Second tropical depression forms in the Atlantic


Tropical Depression Three is off the coast of North Carolina. (National Hurricane Center)

HOLT, Fla., July 6, 2018–The system off the east coast of the United States has developed into a tropical depression.

Located well off the North Carolina Coast, Tropical Depression Three is expected to remain offshore, according to the National Hurricane Center.

Moving toward the north-northwest near 5 mph, the NHC expects the depression to slow down and meander well offshore through Monday.

The depression, moving over warm waters and in a low-shear environment, is forecast to become a tropical storm Saturday, with gradual strengthening expected through Monday.

Additional intensification could occur by the end of the forecast period when the system moves northeast away from the U.S coast and interacts with a mid-level trough.

Hurricane modeling suggests tropical-storm-force winds associated with the system will occur in the eastern quadrant well away from the U.S. coast. On this basis, no watches or warnings are required for the U.S coast at this time

A reconnaissance plane is scheduled to investigate the system Saturday.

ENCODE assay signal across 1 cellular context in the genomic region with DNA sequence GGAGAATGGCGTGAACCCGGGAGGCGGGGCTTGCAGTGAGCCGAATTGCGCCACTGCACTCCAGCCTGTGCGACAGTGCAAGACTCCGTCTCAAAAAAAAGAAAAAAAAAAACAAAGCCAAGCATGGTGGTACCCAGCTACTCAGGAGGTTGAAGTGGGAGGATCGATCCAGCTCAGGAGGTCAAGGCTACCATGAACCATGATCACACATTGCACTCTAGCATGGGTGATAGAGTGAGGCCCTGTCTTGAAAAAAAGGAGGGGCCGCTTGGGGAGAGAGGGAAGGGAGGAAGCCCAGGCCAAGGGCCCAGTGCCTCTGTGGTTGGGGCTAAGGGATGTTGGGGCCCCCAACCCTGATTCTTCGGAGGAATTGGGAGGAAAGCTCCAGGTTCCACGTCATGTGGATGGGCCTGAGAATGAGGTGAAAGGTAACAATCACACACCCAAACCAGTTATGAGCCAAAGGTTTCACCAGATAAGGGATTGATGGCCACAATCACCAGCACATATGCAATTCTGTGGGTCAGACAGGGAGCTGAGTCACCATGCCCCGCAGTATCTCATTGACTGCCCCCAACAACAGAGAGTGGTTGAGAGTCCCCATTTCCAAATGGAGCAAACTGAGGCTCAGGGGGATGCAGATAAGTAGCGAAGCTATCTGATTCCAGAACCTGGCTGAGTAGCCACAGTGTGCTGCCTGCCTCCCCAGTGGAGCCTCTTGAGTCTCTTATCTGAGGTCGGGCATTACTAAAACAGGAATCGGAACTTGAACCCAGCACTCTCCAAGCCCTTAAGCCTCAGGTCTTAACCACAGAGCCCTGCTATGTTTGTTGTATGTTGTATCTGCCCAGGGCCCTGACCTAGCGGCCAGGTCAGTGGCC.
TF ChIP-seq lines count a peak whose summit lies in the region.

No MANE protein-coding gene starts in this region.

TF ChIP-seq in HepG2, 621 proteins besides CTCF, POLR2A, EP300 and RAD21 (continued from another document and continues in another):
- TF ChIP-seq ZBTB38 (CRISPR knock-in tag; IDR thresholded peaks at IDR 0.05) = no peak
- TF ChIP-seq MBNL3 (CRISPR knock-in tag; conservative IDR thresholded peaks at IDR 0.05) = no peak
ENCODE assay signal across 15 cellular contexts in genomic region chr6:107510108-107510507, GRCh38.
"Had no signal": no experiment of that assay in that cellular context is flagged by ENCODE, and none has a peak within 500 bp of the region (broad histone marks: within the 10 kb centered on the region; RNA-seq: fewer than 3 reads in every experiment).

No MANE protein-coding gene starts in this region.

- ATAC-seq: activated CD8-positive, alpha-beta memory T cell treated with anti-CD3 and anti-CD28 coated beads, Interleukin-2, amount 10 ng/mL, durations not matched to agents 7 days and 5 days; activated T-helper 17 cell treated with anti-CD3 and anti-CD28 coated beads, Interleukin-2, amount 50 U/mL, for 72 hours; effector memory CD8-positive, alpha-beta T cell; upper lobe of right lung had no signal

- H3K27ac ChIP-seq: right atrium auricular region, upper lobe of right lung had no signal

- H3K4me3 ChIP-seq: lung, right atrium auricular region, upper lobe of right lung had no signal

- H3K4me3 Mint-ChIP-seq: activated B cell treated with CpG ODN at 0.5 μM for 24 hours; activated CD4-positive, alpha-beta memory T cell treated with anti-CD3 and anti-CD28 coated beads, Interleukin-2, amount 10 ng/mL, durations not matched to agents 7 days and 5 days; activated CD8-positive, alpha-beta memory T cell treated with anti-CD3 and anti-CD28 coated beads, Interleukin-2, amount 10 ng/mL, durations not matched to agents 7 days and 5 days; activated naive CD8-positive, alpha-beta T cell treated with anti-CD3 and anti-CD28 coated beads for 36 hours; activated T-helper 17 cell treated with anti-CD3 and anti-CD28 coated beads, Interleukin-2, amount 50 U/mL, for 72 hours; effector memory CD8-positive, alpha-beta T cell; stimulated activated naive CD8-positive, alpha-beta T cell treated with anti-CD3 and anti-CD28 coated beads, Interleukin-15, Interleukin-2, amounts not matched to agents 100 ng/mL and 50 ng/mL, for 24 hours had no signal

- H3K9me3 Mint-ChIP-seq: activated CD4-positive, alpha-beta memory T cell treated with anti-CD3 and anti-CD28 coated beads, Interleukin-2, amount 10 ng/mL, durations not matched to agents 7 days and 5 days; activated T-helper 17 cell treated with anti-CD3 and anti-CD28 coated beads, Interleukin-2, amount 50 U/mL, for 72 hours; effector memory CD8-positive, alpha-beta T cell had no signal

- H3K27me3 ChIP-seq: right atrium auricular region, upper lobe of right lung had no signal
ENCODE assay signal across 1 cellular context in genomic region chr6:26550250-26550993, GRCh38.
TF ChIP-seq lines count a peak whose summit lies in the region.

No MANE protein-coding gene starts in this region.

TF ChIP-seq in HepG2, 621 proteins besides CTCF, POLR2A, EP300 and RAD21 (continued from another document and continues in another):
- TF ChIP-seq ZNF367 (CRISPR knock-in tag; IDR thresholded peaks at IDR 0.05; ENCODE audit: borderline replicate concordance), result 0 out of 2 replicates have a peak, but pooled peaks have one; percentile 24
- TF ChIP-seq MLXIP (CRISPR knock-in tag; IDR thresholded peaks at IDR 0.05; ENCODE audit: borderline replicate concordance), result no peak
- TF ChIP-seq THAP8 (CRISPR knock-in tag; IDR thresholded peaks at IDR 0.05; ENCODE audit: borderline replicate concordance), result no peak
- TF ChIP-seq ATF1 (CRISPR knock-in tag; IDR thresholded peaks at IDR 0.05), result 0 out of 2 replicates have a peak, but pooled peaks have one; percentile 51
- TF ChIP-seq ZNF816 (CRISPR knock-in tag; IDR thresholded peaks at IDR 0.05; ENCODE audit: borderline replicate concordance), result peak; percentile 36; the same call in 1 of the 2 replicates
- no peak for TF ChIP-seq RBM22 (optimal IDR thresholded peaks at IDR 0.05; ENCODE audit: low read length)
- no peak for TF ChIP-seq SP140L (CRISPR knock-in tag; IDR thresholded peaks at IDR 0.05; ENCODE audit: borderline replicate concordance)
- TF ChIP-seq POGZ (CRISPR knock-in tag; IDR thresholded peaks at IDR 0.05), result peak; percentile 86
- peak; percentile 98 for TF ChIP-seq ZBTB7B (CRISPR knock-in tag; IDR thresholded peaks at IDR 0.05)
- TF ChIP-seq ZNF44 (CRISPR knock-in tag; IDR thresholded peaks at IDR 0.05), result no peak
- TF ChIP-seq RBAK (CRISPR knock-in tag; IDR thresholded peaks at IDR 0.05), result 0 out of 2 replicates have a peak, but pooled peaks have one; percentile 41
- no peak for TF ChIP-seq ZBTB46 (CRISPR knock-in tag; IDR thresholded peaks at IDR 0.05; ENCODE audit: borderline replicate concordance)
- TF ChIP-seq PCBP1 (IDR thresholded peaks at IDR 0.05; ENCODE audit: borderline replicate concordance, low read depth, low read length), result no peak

Hurricane Beryl is expected to reach the Caribbean Sea Monday where it will begin to dissipate. (NHC)

Meanwhile Hurricane Beryl is moving toward the west near 15 mph.

A faster west-to-west-northwest motion is expected to begin during the weekend and
continue through early next week.

On the forecast track, the center of Beryl will approach the Lesser Antilles during the weekend and cross the island chain late Sunday or Monday.

Maximum sustained winds are near 80 mph with higher gusts.

Some strengthening is forecast during the next couple of days, and Beryl could still be a hurricane when it reaches the Lesser Antilles late Sunday or Monday, according to the NHC.

Weakening is expected once Beryl reaches the eastern Caribbean Sea Monday, but the system may not degenerate into an open trough until it reaches the vicinity of Hispaniola and the central Caribbean Sea.

Considered a small hurricane by the NHC, hurricane-force winds extend outward up to 10 miles from the center with tropical-storm-force winds extending outward up to 35 miles.

National Hurricane Center forecasts




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